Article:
Tips for Shooting Fireworks with a DSLR
If you're looking to shoot stills this July 4th, here are some great tips for doing so. But if you've got a DSLR of the movie-shooting variety, there are some additional things to keep in mind:
- Bring your best zoom lens -- preferably a stablized one. Fast primes are great for narrative work but you can't beat the flexibility that a zoom lens gives you for framing fireworks that are (hopefully) far away.
- Use a tripod -- if we're talking about huge airborne fireworks displays and not kids running around with sparklers, shooting video will make your lack of tripod even more obvious than shooting stills. With high ISO settings and a stabilized zoom lens, you could probably shoot decent firework stills handheld, but your video will really benefit from a 'pod (tri- or at least mono-).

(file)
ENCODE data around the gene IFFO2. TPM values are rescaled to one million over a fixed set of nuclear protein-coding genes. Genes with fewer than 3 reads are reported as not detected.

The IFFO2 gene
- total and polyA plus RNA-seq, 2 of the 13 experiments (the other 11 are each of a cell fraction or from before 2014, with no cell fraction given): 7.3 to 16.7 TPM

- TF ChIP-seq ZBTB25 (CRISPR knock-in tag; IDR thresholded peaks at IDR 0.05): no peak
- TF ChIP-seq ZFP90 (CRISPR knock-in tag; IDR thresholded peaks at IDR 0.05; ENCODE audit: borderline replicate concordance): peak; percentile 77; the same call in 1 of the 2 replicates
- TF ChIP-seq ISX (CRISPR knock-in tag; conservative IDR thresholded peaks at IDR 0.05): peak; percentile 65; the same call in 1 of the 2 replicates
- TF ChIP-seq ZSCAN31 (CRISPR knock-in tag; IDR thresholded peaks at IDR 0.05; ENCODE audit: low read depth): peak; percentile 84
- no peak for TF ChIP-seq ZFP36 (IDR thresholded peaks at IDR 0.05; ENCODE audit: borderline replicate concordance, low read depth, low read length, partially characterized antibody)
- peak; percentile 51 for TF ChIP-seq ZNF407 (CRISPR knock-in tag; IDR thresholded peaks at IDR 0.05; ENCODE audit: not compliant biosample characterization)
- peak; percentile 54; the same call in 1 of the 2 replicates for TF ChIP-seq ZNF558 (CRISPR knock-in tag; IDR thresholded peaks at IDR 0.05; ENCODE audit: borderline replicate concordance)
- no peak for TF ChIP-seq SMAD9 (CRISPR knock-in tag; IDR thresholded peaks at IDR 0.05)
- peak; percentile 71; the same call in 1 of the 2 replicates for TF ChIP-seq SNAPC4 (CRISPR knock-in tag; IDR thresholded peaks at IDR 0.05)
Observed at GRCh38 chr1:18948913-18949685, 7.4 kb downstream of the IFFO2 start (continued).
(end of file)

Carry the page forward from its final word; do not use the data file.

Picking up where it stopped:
- Lock down your shutter speed, ISO, and exposure settings. The sky will be changing brightness so rapidly and dramatically that any setting left on automatic will be constantly (and distractingly) trying to compensate. Just be careful not to expose for the night sky -- anticipate the brightness will rise dramatically, and then react accordingly.
- Be aware of rolling shutter artifacts -- in the case of fireworks, these would manifest as flashes that only cover part of the image. However, fireworks are often plentiful in number and far enough away that the sky changes brightness more gradually than would a flash from a nearby strobe light or camera flash.
Whether or not you break the DSLR out, happy July 4th! ((I figured this post might be handier if I posted it a day early...)) Anyone have any tips of their own for shooting fireworks?
Oh, and since we're celebrating America's independence from the English, I can't help but be reminded of this American soccer ball recently celebrating its independence from England goalie Robert Green:
Given America was founded by immigrants, there's something more fitting about embedding the Univision version. ¡Allí estaba!
[Fireworks photo by flickr user Amyn Kassam (CC-BY-NC-SA), shot on a Nikon D60]